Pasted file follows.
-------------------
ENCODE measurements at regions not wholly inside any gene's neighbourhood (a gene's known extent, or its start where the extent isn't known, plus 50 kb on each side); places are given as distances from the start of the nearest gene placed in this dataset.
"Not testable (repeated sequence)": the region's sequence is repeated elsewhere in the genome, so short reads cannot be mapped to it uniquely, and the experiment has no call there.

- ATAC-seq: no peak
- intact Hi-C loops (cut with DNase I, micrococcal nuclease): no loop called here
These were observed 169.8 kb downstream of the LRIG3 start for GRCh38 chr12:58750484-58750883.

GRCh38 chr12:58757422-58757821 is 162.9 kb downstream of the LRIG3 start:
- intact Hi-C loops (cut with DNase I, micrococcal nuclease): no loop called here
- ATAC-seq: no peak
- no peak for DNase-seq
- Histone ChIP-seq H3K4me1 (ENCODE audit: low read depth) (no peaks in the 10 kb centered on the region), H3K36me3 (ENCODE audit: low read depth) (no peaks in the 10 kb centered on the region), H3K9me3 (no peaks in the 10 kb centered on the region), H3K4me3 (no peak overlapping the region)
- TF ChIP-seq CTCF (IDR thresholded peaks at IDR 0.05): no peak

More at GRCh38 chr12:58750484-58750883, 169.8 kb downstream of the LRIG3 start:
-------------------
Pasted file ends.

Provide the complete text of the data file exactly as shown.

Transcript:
ENCODE measurements at regions not wholly inside any gene's neighbourhood (a gene's known extent, or its start where the extent isn't known, plus 50 kb on each side); places are given as distances from the start of the nearest gene placed in this dataset.
"Not testable (repeated sequence)": the region's sequence is repeated elsewhere in the genome, so short reads cannot be mapped to it uniquely, and the experiment has no call there.

- ATAC-seq: no peak
- intact Hi-C loops (cut with DNase I, micrococcal nuclease): no loop called here
These were observed 169.8 kb downstream of the LRIG3 start for GRCh38 chr12:58750484-58750883.

GRCh38 chr12:58757422-58757821 is 162.9 kb downstream of the LRIG3 start:
- intact Hi-C loops (cut with DNase I, micrococcal nuclease): no loop called here
- ATAC-seq: no peak
- no peak for DNase-seq
- Histone ChIP-seq H3K4me1 (ENCODE audit: low read depth) (no peaks in the 10 kb centered on the region), H3K36me3 (ENCODE audit: low read depth) (no peaks in the 10 kb centered on the region), H3K9me3 (no peaks in the 10 kb centered on the region), H3K4me3 (no peak overlapping the region)
- TF ChIP-seq CTCF (IDR thresholded peaks at IDR 0.05): no peak

More at GRCh38 chr12:58750484-58750883, 169.8 kb downstream of the LRIG3 start: